On tenure: Weingarten said some see tenure "as a fortress that protects incompetent teachers from ever being fired." Weingarten differed, saying that teachers are the first to want to remove incompetent teachers. "Some people think that tenure is a guarantee of a job for life. It isn't, and it shouldn't be. It is, instead, a simple promise to teachers: First, you go through induction, certification and probation—after which administrators decide whether to grant you tenure. Then dismissals can't be arbitrary; there needs to be just cause."

She advocated peer assistance and review programs as an effective way to improve teacher quality. These programs use lead teachers to help new teachers learn their jobs, help struggling colleagues do better, and counsel failing colleagues out of the profession. Delegates to the AFT convention this past summer adopted a policy calling on local unions "to make the tenure process more rigorous" through peer assistance and review.

On differentiated pay: First, Weingarten said, all teachers should receive "decent salaries." Over and above that, she advocated paying more to teachers who take on additional responsibilities, who work in hard-to-staff schools or in subjects with shortages of qualified teachers, or who are mentors for their fellow teachers to achieve schoolwide excellence.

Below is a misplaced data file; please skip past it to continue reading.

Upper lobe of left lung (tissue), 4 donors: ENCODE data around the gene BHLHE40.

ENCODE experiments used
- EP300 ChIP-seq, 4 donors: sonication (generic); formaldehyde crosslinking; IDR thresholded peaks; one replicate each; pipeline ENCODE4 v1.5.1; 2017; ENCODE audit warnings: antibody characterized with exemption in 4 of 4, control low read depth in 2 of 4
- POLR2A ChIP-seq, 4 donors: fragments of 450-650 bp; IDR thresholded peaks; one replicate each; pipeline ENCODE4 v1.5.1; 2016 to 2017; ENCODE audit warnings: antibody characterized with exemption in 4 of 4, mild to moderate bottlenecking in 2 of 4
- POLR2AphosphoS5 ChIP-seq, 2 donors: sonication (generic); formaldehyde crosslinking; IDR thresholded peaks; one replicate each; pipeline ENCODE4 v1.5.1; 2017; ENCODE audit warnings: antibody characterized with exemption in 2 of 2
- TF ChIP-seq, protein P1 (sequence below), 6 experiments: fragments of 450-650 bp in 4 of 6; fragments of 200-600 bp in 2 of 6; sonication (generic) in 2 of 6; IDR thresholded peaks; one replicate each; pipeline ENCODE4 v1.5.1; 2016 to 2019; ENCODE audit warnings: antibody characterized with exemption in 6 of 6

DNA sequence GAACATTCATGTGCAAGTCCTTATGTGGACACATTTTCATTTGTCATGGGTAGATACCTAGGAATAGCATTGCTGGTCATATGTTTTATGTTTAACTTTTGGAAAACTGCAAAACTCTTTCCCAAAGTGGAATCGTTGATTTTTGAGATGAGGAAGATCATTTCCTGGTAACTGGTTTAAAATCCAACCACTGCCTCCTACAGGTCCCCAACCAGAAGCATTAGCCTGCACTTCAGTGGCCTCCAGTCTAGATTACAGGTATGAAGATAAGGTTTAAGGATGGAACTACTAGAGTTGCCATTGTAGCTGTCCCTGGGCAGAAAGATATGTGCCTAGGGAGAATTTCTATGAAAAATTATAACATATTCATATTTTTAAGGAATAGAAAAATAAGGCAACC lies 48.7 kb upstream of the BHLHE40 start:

In New York City, forced transfers to more challenging schools were eliminated, thanks to a 2002-2008 contract Weingarten negotiated with Mayor Bloomberg that included salary increases, attention to school safety and professional support to help teachers if they are floundering. New York City schools with 80-plus percent poverty levels now have the same proportion of experienced teachers as other schools, she said.

The AFT Innovation Fund

"At the AFT, we aren't just asking our nation's leaders to invest in innovations. We're putting our money where our mouth is," Weingarten said of the AFT Innovation Fund. The fund supports local educator- and union-led efforts to improve public schools and accelerate reform. She introduced the just-announced co-chairs of the AFT Innovation Fund, Barbara Byrd-Bennett, an experienced educator, administrator and researcher of public urban education, and Tom Vilsack, former governor of Iowa. Weingarten also introduced Adam Urbanski, the president of the AFT's Rochester, N.Y., affiliate, who will run the fund.

Weingarten concluded by expressing America's teachers' willingness to "build a better future for our young people," and their hope that others will join them in this important shared responsibility.